When, in war-time, “food for powder” was to be provided by encouraging population—when Mr. Pitt said, “Let us make relief in cases where there are a number of children a matter of right and honour, instead of a ground for opprobrium and contempt”; it was not expected that the poor-rates would be quadrupled in fifty years, that women with many bastards would be preferred as wives to modest women, because of their incomes from the parish.

Spencer became so closely associated with this wholesale rejection of state intervention in social welfare that, in 1905, Supreme Court Justice Oliver Wendell Holmes, defending New York State’s regulation of working hours, declared that “the Fourteenth Amendment does not enact Mr. Herbert Spencer’s ‘Social Statics.’ ” Given Spencer’s unabashed hard-heartedness, it may come as a surprise that he was an enthusiast for theoretical selflessness and one of the earliest users of the word “altruism,” though his version of altruism prominently included the cruel-to-be-kind variety.

For Spencer, the “fundamental law” governing social life could not be more obvious: “Every man has freedom to do all that he wills, provided he infringes not the equal freedom of any other man.” Yet if the fundamental law was clear and coherent, its applications to the contingencies of social life were not, and this gap in Spencer’s scheme between principle and practice proved a fertile source of misunderstanding. For example, natural and moral law required that all people should compete on a level playing field, but in practice land and other property were inequitably distributed, as the result of ancient crimes. And so this supposedly laissez-faire writer advocated both a progressive death tax and the nationalization of land, projects that put him on the side of the socialists he so vigorously attacked. The role of the state was, ideally, supposed to be minimal, but the fundamental law also meant, for Spencer, that equal justice ought to be guaranteed, and this, in turn, underwrote proposals for a vast extension of systems of free legal aid, far in excess of anything we have today.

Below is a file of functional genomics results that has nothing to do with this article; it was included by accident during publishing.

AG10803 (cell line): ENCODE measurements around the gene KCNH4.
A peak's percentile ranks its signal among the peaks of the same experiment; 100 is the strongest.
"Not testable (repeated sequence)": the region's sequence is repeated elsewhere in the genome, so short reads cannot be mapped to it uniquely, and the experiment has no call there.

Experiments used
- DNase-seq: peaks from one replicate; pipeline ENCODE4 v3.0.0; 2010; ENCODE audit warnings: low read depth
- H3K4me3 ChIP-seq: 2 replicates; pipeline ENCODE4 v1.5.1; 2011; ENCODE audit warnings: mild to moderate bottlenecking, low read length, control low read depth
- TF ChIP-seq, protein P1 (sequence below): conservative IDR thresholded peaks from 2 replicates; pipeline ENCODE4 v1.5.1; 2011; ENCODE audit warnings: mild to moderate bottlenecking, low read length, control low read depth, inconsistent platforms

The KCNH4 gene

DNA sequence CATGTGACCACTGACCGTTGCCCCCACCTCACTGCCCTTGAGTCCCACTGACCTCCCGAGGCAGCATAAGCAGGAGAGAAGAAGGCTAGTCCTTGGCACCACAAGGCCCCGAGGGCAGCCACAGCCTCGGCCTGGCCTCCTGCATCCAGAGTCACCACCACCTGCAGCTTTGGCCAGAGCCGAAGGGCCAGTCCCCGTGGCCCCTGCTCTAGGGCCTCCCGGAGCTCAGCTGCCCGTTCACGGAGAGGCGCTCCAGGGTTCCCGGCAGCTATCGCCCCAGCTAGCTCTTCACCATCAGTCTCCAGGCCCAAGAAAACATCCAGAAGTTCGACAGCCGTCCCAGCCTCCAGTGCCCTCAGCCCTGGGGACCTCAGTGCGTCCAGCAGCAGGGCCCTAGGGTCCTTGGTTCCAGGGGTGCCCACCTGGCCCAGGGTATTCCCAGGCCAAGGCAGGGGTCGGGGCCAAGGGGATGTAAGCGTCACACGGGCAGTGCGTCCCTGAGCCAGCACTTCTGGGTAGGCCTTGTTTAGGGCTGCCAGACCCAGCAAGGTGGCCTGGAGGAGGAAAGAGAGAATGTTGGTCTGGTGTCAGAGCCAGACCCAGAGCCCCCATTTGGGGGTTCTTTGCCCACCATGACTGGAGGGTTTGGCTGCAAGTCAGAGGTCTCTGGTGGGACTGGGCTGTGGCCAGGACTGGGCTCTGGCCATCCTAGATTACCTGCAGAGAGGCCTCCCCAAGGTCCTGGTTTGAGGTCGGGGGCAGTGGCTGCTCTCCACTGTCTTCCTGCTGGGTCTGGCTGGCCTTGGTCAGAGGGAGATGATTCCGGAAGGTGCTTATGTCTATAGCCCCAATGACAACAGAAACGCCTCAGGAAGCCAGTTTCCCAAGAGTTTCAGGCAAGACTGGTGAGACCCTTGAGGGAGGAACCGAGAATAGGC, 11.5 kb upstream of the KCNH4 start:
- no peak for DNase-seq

Spencer the libertarian and Spencer the socialist both derived from Spencer the philosopher, and nowhere is Spencer’s political inconsistency more apparent than in his views on women. He held that “the rights of women are equal with those of men,” that the political disenfranchisement of women was, therefore, unnatural and immoral, and that “a people’s condition may be judged by the treatment which women receive under it.” But, over time, his position on women changed, and he dissociated himself from the movement for universal suffrage and what he called “the screaming sisterhood.” In some indefinite future, the time might be right, but, as matters currently stood, women manifested “a worship of power under all its forms; and hence a relative conservatism.” Enfranchised women would tend to vote for authoritarian figures, and so obstruct the natural law of progress toward an egalitarian society. Similarly, although free access to higher education seems to flow logically from his position on women’s rights, Spencer thought that women were, in the main, more impulsive, more kindly to the undeserving, less capable of abstract thinking. The scientific doctrine of the conservation of vital forces meant that all energies expended on mental activity drained those available for animal functions. Cerebral activity makes enormous demands on vital energy, and “if expenditure is excessive it cannot be met without deduction from that reserve power which should go to race-maintenance.” Reading interfered with breeding.